Back then, watching this scene would mean constantly exchanging glances with your parents and having them tell you, “Dekho! Kitna sahi bol rahe hain!” And you smiling awkwardly. Growing up means understanding that this was probably the most sane advice he as a parent could’ve given his son. And what was particularly striking was how he decided to do the whole thing. That, my friends, is a lesson to add in Parenting 101.
For starters, the father talks about how this is a right age to get married. When you get married young, you’re not too set in your ways and have a lot of experiences that you’ve never had. As a couple then, you can adapt and adjust easily, grow together, and have someone to share these new experiences with. As someone who has begun to detest change as a I grow older, I do find it difficult to see things from other’s perspectives. It makes me wonder if I would have been more amenable had I gotten married earlier?
Another point is that after you’ve spent enough time getting to know each other, you can finally consider starting a family. The biological clock ticking is a very sexist argument made against women marrying late. But what we must consider is that age catches up with women and men both, perhaps hindering them from enjoying some of the best years of their kids’ lives because of their older age. Or maybe, getting married late, you might rush into having kids (even if it’s adopting) before you’re ready, and that again could hurt your marital bliss.
When Kher’s character in Vivah talks about trust, honesty and friendship in marriage, that too hits different than it did before. When younger, our notions of marriage are romantic and fantastic. Adulting is recognising that these are superficial demands, and what a good marriage needs is substance. Most people don’t marry for love, but for companionship. And as This Is Us taught me, that can be a beautiful partnership too, especially when you’re growing old and need someone, after all your loved ones are either dead, busy or have moved away.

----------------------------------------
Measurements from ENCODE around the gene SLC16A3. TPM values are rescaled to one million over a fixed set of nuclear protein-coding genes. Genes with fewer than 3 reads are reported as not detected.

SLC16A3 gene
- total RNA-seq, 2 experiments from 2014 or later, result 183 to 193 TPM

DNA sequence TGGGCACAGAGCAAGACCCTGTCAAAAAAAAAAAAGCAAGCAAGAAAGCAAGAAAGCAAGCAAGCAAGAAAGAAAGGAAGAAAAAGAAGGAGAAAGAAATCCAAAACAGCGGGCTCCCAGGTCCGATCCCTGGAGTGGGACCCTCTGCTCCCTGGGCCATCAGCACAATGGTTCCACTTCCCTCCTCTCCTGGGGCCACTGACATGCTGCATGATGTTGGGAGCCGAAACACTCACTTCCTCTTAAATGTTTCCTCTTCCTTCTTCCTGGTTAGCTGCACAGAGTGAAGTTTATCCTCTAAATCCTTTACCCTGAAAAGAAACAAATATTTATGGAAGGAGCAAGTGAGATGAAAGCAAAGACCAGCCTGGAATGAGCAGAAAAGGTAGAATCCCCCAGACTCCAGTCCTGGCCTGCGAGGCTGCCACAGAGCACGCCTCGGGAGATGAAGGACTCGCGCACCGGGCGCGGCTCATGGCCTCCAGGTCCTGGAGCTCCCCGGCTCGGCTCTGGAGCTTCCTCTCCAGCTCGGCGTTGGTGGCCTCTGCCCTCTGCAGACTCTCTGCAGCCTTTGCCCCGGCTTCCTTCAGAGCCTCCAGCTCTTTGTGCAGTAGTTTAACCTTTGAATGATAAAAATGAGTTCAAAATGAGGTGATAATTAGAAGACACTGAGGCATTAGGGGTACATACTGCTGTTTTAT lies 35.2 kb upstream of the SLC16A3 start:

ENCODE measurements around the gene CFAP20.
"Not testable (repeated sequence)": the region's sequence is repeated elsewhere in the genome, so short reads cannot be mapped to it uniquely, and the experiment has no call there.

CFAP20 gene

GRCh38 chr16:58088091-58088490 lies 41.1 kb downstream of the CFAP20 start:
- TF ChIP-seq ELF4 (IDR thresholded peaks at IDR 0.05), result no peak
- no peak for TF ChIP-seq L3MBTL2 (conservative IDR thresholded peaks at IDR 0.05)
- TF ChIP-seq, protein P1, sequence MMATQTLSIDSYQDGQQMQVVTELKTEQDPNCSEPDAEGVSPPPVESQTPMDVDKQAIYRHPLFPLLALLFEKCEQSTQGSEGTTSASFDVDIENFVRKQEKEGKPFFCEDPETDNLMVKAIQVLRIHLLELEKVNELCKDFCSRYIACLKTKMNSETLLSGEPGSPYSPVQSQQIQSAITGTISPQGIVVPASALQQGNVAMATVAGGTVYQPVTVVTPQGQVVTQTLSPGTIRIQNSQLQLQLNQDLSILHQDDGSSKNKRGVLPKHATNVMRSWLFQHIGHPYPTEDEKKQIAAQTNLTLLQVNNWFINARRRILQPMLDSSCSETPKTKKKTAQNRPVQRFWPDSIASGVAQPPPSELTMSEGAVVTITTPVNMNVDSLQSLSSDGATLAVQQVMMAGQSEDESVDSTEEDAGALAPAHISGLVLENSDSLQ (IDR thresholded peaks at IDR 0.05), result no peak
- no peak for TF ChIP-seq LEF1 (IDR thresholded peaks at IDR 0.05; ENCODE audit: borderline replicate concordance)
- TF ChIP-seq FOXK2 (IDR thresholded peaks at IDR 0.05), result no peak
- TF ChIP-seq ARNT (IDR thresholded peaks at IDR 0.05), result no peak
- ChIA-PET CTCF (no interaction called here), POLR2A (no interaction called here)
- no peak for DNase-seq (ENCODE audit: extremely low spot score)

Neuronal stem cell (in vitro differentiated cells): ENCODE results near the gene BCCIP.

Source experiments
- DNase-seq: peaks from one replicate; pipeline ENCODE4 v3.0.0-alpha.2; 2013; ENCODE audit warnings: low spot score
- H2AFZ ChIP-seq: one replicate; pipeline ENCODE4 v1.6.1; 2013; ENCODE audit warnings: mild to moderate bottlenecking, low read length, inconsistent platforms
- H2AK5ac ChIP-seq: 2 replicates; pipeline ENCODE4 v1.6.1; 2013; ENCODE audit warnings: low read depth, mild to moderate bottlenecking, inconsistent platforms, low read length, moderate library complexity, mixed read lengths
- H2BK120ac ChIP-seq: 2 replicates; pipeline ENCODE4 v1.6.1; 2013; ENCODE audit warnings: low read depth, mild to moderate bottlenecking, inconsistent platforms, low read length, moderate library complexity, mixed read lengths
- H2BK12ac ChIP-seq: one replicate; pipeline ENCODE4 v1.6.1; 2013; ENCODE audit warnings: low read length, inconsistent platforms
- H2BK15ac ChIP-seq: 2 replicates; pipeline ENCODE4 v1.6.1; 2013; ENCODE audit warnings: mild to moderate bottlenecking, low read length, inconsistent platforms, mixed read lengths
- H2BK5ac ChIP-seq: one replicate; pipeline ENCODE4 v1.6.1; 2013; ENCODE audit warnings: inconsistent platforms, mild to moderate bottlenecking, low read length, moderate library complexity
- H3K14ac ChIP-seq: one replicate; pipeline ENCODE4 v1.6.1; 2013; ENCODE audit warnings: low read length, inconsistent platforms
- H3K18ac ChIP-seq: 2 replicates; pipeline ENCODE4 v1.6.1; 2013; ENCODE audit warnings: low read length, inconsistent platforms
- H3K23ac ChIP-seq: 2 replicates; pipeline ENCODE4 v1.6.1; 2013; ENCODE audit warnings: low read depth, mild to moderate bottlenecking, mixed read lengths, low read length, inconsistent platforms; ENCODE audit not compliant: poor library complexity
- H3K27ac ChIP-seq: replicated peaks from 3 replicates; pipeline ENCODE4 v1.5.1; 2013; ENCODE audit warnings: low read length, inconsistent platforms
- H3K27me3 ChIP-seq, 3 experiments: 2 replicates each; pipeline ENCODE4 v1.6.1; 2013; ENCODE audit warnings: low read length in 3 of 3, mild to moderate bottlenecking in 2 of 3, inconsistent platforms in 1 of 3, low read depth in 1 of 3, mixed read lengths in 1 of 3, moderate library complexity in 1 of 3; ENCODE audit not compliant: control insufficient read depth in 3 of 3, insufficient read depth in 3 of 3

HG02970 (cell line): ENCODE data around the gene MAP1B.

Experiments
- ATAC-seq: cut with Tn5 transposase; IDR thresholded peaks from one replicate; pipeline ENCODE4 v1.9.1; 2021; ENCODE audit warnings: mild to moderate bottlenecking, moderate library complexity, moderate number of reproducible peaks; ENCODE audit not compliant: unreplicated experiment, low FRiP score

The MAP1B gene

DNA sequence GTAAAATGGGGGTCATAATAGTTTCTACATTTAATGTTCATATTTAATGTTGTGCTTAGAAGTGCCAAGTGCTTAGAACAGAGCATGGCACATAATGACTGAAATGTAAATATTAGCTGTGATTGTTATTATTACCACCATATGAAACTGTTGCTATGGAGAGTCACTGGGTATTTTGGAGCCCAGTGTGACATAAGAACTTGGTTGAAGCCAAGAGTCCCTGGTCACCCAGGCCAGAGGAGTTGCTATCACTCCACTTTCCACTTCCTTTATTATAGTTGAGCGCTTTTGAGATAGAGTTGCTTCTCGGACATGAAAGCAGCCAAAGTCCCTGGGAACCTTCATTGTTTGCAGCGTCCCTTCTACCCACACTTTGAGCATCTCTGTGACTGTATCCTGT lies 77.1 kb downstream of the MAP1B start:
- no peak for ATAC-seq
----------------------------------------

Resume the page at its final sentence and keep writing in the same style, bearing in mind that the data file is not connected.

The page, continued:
What I loved the most though, was how the father leaves the girl’s photo until the very end. It’s a nice way of letting your child decide for themselves and not be influenced by any parental pressure or other factors into making the decision. In fact, it reminded me of Akshay’s Mom from Indian Matchmaking a lot, and how she was the exact opposite! Kher also tells Shahid that he should follow in his brother’s footsteps and get married… basically cites very similar reasons like Akshay’s Mom did to convince him to get married. And yet, had she only given him the pep talk that was there in the movie, Akshay wouldn’t have been this confused and pressured.
Also Read: #Culture: We Need To Talk About Indian Matchmaking’s Mommy Issues. Akshay’s Mom Preeti Was A Classic Example Of Toxic Femininity
As someone who has been explained this by elders enough times now, it took a while for the lesson to sink in that maybe, just maybe, an arranged marriage in my late 20s isn’t exactly a frightening prospect. While shows like Indian Matchmaking can scare millennials and Gen Z away from the concept of marriage, it isn’t that bad when you remove all the regressive bits and pressure from it. What truly matters is the intent, the purpose with which you’re entering the relationship. If you’re mature enough and doing it for the right reasons, because YOU want companionship and love and your own person, then it can be the most natural and beautiful step in your adult life. And parents can play a huge role, through both practicing and preaching, in making their children ready for this commitment. Don’t push them in, but whisper the map routes in their ears and let them pick which detour they want to take.
I’d like to think that if a Vivah was made now, the father would still explain the same to his son. And if his son said that he didn’t want to get married even then, because he isn’t ready or doesn’t consider something he needs to do, then he would respect it. Oh, and if he doesn’t want a Poonam but a Prem for himself, then that would be okay too. Hi, can we have this movie please?